Mexico to use underwater drone in search for trapped miners.
Authorities announced Monday that rescuers will step up their efforts to retrieve 10 miners who have been stranded for five days in a flooded coal mine in northern Mexico and will use an underwater drone. According to Laura Velazquez, national coordinator for civil defense, the equipment provided by the navy features a high-resolution camera and light to detect potential impediments without endangering life.
Pumping water out of the mine in Agujita, Coahuila’s northernmost state, has resumed in order to make it safe for rescuers to enter. If the water level reduces to 1.5 meters, according to the military, rescuers may be able to access one of the shafts by mid-week (around five feet).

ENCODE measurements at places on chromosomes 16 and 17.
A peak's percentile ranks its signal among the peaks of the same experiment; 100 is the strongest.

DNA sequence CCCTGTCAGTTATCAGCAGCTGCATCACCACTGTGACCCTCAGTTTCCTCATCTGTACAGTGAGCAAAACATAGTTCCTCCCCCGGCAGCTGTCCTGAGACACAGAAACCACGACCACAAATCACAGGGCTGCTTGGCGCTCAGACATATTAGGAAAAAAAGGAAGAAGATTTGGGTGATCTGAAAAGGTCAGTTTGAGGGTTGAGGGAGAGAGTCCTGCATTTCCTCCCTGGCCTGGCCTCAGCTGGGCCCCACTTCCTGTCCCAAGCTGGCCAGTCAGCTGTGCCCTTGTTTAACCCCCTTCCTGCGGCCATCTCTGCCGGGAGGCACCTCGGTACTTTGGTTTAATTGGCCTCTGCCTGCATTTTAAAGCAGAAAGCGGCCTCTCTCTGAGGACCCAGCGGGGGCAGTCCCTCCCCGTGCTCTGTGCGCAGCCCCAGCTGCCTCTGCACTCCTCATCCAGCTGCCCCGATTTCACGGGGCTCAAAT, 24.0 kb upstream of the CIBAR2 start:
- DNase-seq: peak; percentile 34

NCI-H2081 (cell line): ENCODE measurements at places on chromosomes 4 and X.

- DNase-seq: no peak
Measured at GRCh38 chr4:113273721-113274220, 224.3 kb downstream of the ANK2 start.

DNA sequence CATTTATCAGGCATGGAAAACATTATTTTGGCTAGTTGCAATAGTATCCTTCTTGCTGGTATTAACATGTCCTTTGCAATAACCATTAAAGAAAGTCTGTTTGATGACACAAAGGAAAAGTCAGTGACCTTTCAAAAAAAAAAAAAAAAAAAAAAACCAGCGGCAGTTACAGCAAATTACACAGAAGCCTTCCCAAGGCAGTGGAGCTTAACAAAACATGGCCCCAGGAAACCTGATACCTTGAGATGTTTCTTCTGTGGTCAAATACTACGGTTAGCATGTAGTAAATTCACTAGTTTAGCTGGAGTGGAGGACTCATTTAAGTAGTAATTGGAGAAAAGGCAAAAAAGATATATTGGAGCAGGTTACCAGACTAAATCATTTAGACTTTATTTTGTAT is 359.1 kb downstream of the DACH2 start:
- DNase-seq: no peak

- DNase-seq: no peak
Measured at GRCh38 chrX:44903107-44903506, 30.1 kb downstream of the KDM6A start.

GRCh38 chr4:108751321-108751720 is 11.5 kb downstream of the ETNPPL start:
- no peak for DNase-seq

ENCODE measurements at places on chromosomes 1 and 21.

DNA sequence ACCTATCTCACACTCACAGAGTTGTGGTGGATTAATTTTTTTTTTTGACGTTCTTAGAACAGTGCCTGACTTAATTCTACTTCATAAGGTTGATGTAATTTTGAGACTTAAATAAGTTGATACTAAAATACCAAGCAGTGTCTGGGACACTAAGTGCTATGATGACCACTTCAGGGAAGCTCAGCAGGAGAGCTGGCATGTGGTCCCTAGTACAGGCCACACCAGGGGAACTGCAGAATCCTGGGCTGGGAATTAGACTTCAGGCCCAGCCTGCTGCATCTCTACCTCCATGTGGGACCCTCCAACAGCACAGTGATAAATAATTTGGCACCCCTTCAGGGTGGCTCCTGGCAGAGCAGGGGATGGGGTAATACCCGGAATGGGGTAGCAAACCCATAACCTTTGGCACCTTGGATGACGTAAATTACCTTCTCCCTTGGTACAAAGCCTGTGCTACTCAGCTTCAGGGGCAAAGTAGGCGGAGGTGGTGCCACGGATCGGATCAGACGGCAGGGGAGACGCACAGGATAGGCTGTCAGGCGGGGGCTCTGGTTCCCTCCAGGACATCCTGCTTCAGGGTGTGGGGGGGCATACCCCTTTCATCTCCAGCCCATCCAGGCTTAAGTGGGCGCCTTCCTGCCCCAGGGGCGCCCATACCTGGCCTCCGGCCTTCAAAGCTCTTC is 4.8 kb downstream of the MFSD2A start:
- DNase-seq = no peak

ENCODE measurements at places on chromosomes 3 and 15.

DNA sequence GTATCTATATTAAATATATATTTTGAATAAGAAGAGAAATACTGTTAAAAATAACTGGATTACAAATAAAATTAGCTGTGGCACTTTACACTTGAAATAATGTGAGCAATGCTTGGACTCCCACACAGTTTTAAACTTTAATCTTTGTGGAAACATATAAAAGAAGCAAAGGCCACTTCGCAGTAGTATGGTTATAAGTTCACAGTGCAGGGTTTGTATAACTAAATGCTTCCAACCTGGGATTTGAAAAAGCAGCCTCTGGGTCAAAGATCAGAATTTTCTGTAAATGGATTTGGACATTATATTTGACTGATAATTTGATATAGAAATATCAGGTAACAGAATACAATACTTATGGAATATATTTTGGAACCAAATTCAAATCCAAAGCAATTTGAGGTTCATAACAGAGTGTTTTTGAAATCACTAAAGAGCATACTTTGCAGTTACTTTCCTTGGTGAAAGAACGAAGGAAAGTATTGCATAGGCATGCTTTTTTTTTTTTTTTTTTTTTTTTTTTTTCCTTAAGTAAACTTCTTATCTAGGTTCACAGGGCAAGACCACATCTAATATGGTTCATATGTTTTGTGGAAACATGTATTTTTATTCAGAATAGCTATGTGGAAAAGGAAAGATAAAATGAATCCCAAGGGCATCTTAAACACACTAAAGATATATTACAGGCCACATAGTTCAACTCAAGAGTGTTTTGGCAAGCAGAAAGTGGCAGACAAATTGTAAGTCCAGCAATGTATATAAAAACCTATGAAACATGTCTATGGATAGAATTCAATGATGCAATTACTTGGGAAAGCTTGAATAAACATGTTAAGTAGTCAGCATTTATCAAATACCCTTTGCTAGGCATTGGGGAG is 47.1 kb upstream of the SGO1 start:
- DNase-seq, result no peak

The water inside the mine shaft that rescuers plan to enter was 19.4 meters deep, down from more than 30 meters at first, according to officials. The mine shafts descend about 60 meters. He told reporters returning in Mexico City that approximately 300 liters were being pushed out every second.
“Everyone has faith. No one is thinking about anything other than the rescue,” he said. Authorities said the miners had been carrying out excavation work when they hit an adjoining area full of water.
In the immediate aftermath of the catastrophe on Wednesday, five workers were able to escape the shoddily built mine, but no agreement has been reached with the others. Family members were growing more and more hesitant to speak to the media as each hour passed.
A security perimeter has been widened around the mine, which is located around 1,130 kilometers (700 miles) north of Mexico City. According to the administration, the rescue operation is being carried out by several hundred soldiers and other professionals, including six military scuba divers.